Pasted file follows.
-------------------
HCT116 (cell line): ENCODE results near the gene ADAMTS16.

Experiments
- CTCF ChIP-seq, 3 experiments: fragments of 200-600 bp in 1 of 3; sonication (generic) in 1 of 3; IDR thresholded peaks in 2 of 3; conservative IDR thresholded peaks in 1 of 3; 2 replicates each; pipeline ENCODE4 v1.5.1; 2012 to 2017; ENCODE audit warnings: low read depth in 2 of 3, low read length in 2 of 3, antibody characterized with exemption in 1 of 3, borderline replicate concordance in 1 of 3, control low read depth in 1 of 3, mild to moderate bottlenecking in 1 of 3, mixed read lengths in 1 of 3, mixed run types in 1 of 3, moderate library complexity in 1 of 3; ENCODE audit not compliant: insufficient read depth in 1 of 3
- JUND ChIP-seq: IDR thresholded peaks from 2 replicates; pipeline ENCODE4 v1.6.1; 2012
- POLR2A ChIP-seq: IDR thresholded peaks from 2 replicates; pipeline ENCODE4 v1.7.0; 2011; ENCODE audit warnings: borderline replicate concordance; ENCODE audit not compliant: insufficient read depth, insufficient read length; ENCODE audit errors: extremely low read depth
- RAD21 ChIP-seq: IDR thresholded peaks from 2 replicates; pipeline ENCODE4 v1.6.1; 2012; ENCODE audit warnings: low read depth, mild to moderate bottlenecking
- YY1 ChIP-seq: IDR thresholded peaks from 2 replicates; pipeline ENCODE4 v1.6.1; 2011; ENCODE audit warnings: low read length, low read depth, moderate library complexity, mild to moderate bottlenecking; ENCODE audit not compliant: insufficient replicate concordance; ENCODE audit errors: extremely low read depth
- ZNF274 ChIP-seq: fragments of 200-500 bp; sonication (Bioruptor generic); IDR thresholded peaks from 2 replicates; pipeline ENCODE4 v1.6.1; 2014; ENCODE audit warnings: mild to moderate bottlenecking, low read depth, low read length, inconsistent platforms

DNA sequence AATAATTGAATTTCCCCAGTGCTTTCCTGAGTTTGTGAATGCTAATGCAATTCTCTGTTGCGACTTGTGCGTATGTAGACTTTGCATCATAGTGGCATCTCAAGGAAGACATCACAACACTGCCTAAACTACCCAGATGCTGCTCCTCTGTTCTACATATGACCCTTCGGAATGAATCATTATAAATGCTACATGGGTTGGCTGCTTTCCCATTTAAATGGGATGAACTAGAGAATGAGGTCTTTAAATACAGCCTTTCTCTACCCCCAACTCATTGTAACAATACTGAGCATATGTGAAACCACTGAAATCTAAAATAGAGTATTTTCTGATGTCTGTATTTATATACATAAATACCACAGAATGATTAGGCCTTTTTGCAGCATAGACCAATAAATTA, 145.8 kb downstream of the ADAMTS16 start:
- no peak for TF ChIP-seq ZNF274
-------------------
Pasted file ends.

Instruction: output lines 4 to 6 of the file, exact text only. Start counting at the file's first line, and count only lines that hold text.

- JUND ChIP-seq: IDR thresholded peaks from 2 replicates; pipeline ENCODE4 v1.6.1; 2012
- POLR2A ChIP-seq: IDR thresholded peaks from 2 replicates; pipeline ENCODE4 v1.7.0; 2011; ENCODE audit warnings: borderline replicate concordance; ENCODE audit not compliant: insufficient read depth, insufficient read length; ENCODE audit errors: extremely low read depth
- RAD21 ChIP-seq: IDR thresholded peaks from 2 replicates; pipeline ENCODE4 v1.6.1; 2012; ENCODE audit warnings: low read depth, mild to moderate bottlenecking